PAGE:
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INTRODUCTION

This etext was transcribed by Jane Duff and proofed by David Price, email ccx074@coventry.ac.uk from the 1888 Cassell & Company edition.

Justus Friedrich Karl Hecker was one of three generations of distinguished professors of medicine. His father, August Friedrich Hecker, a most industrious writer, first practised as a physician in Frankenhausen, and in 1790 was appointed Professor of Medicine at the University of Erfurt. In 1805 he was called to the like professorship at the University of Berlin. He died at Berlin in 1811.

Justus Friedrich Karl Hecker was born at Erfurt in January, 1795. He went, of course--being then ten years old--with his father to Berlin in 1805, studied at Berlin in the Gymnasium and University, but interrupted his studies at the age of eighteen to fight as a volunteer in the war for a renunciation of Napoleon and all his works. After Waterloo he went back to his studies, took his doctor's degree in 1817 with a treatise on the "Antiquities of Hydrocephalus," and became privat-docent in the Medical Faculty of the Berlin University. His inclination was strong from the first towards the historical side of inquiries into Medicine. This caused him to undertake a "History of Medicine," of which the first volume appeared in 1822. It obtained rank for him at Berlin as Extraordinary Professor of the History of Medicine. This office was changed into an Ordinary professorship of the same study in 1834, and Hecker held that office until his death in 1850.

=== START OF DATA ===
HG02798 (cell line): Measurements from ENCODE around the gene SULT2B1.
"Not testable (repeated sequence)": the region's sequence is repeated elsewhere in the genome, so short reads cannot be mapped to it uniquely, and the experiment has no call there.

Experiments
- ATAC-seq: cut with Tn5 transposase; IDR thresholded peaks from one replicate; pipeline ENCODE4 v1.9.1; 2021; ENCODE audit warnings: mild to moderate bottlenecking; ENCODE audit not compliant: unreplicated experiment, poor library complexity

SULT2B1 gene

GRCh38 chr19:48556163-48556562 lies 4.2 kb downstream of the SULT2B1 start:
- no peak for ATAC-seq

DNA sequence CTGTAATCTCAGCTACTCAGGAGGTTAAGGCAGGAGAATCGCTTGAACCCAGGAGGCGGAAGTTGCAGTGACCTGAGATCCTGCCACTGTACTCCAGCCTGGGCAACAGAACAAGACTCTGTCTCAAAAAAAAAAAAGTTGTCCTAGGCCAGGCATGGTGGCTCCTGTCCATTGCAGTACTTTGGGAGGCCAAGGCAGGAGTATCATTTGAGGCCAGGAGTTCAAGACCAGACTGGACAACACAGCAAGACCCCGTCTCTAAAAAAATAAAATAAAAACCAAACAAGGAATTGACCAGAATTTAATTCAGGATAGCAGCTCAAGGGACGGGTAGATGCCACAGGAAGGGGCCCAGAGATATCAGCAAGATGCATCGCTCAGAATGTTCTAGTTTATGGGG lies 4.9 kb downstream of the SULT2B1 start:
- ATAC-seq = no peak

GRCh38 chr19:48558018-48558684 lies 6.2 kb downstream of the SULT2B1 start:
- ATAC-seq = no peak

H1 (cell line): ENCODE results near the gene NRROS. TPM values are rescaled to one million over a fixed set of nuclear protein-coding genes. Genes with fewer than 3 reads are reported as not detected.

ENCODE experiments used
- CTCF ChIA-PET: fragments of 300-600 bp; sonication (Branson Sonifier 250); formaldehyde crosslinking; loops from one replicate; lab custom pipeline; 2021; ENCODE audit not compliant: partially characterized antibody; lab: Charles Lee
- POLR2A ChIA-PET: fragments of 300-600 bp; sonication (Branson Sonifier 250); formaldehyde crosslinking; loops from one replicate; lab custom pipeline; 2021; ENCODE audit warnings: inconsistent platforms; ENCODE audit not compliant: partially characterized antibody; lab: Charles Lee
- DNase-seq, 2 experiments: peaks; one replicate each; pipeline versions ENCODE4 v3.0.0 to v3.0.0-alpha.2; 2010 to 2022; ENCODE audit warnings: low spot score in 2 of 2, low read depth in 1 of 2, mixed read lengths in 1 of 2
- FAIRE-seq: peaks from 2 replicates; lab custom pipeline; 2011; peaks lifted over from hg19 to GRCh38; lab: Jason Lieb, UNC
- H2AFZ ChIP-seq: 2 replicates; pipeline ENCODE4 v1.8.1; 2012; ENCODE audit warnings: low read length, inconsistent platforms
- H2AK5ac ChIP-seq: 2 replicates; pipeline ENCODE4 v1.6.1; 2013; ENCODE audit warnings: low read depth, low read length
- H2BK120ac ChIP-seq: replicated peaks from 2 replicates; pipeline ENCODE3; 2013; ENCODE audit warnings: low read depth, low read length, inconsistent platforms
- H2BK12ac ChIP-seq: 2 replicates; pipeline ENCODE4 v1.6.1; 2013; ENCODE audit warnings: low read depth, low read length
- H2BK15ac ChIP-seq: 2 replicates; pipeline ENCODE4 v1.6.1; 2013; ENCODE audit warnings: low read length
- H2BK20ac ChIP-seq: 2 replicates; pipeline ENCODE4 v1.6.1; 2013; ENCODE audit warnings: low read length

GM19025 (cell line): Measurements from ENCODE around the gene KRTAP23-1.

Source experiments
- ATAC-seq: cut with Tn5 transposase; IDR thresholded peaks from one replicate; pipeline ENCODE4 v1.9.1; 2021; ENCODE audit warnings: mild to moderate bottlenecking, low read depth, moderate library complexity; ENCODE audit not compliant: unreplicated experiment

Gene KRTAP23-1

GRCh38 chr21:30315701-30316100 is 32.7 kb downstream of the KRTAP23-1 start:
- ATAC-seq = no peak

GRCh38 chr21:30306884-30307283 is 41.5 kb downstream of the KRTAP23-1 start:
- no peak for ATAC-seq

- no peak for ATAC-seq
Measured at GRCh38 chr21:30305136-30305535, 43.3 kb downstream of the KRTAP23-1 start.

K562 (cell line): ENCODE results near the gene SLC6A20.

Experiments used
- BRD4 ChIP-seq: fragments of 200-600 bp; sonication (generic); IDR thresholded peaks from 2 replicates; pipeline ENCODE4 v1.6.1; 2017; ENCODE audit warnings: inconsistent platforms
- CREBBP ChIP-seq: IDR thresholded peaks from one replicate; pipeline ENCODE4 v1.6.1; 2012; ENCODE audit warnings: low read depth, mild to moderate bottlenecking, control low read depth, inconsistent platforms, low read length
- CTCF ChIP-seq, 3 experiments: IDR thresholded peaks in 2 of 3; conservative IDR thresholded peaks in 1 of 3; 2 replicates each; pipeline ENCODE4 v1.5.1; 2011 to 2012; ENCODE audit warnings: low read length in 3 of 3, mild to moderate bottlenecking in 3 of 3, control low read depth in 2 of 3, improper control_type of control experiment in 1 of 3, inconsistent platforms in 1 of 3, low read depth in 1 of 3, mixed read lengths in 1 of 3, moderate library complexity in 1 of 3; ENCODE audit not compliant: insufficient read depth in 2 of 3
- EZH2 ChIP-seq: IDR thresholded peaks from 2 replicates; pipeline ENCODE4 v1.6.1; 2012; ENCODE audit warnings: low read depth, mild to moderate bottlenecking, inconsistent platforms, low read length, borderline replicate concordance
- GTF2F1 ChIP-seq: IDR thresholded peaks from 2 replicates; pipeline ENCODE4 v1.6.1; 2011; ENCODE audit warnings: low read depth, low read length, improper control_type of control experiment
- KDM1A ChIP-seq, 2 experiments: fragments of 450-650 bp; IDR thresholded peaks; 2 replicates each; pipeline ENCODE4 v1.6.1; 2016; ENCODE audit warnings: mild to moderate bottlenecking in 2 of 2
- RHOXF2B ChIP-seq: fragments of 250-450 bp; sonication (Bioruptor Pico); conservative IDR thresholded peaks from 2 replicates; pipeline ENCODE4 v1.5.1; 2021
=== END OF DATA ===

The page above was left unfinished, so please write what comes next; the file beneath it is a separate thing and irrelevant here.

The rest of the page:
The office was created for a man who had a special genius for this form of study. It was delightful to himself, and he made it delightful to others. He is regarded as the founder of historical pathology. He studied disease in relation to the history of man, made his study yield to men outside his own profession an important chapter in the history of civilisation, and even took into account physical phenomena upon the surface of the globe as often affecting the movement and character of epidemics.

The account of "The Black Death" here translated by Dr. Babington was Hecker's first important work of this kind. It was published in 1832, and was followed in the same year by his account of "The Dancing Mania." The books here given are the two that first gave Hecker a wide reputation. Many other such treatises followed, among them, in 1865, a treatise on the "Great Epidemics of the Middle Ages." Besides his "History of Medicine," which, in its second volume, reached into the fourteenth century, and all his smaller treatises, Hecker wrote a large number of articles in Encyclopaedias and Medical Journals. Professor J.F.K. Hecker was, in a more interesting way, as busy as Professor A.F. Hecker, his father, had been. He transmitted the family energies to an only son, Karl von Hecker, born in 1827, who distinguished himself greatly as a Professor of Midwifery, and died in 1882.

Benjamin Guy Babington, the translator of these books of Hecker's, belonged also to a family in which the study of Medicine has passed from father to son, and both have been writers. B.G. Babington was the son of Dr. William Babington, who was physician to Guy's Hospital for some years before 1811, when the extent of his private practice caused him to retire. He died in 1833. His son, Benjamin Guy Babington, was educated at the Charterhouse, saw service as a midshipman, served for seven years in India, returned to England, graduated as physician at Cambridge in 1831. He distinguished himself by inquiries into the cholera epidemic in 1832, and translated these pieces of Hecker's in 1833, for publication by the Sydenham Society. He afterwards translated Hecker's other treatises on epidemics of the Middle Ages. Dr. B.G. Babington was Physician to Guy's Hospital from 1840 to 1855, and was a member of the Medical Council of the General Board of Health. He died on the 8th of April, 1866.

H.M.


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